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04 Oct 2013 00:00
Chris Nenzani, president of Cricket South Africa. (Gallo)
Cricket South Africa's hopes of confirming the status of India's end-of-year tour to these shores have again been put on hold by the Indian Supreme Court.
This is despite having waited patiently for the Board of Control for Cricket in India's annual general meeting to conclude on September 29.
Narayanaswami Srinivasan was re-elected, unopposed, as president of the board but was prevented from taking office by the court, which decreed that his alleged involvement in betting and match-fixing during the Indian Premier League should be resolved before he can do so.
The court set aside October 7 to rule on whether an investigation into the scandal should be implemented. Until then, nobody at the board is prepared to make a decision on anything without Srinivasan's covert approval.
So CSA, and South African fans, will have to carry on waiting.
Strong legal case
Last week's news that Srinivasan's predecessor, Shashank Manohar, had signed a contract committing India to play the 12 fixtures (three Test matches, seven one-day internationals and two Twenty20 matches) as documented in the International Cricket Council's future tours programme means that CSA has a strong legal case to seek compensation and damages.
The Indian board of control would be the major recipient of such a suit but the West Indies Cricket Board and New Zealand Cricket could also be asked to contribute to CSA's losses after agreeing to tours against India that encroach on the window set aside for South Africa.
But that remains the last resort for CSA, who would be better served making the best possible use of the time that appears to be left for the tour after cuts were made by the Indian board of control at both ends.
A hastily arranged tour to India by the West Indies in November, ostensibly to ensure that Sachin Tendulkar's 200th Test match is played on home soil, extends at least a week past the time India had been due to start the South African tour.
India's subsequent tour of New Zealand has also been brought forward, cutting into the time that had been scheduled for the third Test at the Wanderers.
So what is possible in that time? It has been widely assumed that the International Cricket Council's "minimum requirement" to meet programme obligations will be played.
It is an assumption that needs challenging, especially in light of the recent announcement that India and England will play five Test matches in just 43 days next English summer.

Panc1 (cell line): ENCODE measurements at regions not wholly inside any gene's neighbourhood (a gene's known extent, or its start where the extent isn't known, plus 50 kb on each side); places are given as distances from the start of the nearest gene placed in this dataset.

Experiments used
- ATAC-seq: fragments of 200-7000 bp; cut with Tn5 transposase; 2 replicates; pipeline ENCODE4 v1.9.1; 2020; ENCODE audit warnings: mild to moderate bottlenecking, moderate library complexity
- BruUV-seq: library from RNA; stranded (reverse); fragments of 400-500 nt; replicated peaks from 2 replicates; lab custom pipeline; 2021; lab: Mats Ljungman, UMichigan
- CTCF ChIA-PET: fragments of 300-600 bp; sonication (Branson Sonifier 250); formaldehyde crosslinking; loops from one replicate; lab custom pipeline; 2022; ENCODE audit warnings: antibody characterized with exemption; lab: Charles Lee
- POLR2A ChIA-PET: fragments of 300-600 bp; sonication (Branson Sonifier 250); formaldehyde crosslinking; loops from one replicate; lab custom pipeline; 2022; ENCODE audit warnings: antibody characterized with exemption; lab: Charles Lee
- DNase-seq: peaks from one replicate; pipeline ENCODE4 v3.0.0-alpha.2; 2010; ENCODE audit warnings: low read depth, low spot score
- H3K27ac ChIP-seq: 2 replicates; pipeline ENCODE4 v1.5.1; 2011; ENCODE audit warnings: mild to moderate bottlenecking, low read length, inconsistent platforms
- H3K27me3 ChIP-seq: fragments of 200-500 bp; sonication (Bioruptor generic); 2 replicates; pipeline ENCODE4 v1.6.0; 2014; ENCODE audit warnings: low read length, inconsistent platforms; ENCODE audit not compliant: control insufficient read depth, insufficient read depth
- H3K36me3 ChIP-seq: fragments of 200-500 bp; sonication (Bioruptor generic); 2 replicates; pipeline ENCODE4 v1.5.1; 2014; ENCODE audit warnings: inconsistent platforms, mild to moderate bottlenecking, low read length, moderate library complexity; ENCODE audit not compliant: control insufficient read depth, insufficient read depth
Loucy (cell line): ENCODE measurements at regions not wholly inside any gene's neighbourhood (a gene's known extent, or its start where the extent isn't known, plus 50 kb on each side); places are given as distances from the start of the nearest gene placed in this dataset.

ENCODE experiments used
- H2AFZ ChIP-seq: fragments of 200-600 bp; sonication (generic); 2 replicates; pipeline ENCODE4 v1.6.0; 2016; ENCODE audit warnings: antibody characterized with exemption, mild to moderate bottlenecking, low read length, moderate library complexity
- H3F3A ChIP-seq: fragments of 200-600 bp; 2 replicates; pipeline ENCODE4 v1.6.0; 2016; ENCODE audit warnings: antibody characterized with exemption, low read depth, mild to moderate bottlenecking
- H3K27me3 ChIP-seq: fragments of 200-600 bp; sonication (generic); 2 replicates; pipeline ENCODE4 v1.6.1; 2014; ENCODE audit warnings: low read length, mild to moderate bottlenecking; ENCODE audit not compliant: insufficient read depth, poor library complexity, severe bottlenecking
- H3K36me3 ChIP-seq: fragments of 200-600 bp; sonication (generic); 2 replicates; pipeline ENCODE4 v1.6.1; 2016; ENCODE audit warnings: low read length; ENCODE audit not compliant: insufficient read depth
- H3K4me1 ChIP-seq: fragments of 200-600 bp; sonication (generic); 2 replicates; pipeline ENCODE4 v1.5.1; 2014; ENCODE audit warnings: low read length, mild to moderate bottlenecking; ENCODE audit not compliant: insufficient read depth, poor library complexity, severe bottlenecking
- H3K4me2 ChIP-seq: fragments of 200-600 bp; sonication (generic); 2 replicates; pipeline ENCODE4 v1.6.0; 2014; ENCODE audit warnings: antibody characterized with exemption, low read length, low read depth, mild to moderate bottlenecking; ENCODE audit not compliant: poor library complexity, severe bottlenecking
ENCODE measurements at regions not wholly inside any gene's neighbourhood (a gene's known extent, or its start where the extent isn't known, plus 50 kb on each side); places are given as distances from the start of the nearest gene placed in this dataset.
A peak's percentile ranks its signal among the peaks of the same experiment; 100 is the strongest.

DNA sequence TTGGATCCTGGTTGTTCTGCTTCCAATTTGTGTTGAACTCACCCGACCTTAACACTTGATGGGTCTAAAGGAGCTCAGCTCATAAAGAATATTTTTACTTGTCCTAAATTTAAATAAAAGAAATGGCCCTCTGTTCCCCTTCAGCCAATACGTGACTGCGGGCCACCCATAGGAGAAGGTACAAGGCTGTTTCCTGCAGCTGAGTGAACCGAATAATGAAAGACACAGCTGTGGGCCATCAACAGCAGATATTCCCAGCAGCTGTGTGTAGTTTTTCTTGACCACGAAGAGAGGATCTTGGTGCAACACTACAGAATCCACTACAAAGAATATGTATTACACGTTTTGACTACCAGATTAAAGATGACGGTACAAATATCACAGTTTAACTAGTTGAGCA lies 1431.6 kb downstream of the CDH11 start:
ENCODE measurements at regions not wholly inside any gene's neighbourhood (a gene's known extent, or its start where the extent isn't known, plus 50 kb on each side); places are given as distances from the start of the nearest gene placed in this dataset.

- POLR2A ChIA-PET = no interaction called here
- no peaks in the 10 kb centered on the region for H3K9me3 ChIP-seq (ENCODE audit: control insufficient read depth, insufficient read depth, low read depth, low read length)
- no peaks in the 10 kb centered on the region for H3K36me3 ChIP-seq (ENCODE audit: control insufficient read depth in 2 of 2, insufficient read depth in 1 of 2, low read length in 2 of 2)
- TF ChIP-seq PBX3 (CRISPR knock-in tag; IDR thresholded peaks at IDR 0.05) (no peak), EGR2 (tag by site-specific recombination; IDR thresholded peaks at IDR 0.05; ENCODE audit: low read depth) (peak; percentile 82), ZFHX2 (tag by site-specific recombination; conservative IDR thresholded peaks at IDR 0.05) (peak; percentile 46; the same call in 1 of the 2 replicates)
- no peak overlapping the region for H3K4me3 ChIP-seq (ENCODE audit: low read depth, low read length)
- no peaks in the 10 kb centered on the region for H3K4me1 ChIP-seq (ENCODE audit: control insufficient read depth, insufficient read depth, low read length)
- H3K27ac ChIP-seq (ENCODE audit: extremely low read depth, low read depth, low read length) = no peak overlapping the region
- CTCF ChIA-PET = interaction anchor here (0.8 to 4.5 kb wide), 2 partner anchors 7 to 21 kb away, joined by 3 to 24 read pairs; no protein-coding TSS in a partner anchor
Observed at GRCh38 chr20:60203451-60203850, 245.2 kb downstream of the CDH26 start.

International schedules are subject to guidelines by the Federation of International Cricketers' Associations and the International Cricket Council to ensure adequate recovery time for players and to guard against burnout.
But according to South African Cricketers Association chief executive Tony Irish, who also sits on the board of international associations, "significant departures could be made from those guidelines on a one-off basis – like this tour".
In other words, a day of rest between two ODIs might be considered or back-to-back T20 internationals; perhaps three days between Test matches rather than four. If only the Boxing Day Test at Kingsmead and the New Year Test at Newlands are played, then the "old-style" two-day break could be reintroduced.
CSA's marketing department would be required to make concessions with some of the most "desirable" dates missing out and some matches played on random, working-day Tuesdays. Other concessions might involve mixing ODIs and T20s rather than playing them as separate, successive series.
As much as traditionalists (or purists as they like to call themselves) may prefer to see three or even four Tests played and nothing else, CSA cannot afford such a luxury. Each ODI is worth around R25-million, more than a Test match, even if it lasts five days. Splitting the tour would be messy – and finding a window for a Test series in the next two years would be almost impossible. A window in India's calendar, that is.
The original schedule was relaxed to the point of being luxuriant. Indeed, the nine days off between the New Year Test and the third Test at the Wanderers was one of India's initial objections. They do have to travel to New Zealand afterwards.
If CSA's president, Chris Nenzani, and chief executive, Haroon Lorgat, are able to convince Srinivasan that they have learnt their lesson (subservience), then the tour can be salvaged and need not be the financial train crash it threatens to be.
A great deal of give-and-take will be required, domestic competitions will have to be sacrificed and very few domestic unions will be satisfied with their international fixtures, but the long-term financial future of the game will not be as compromised.
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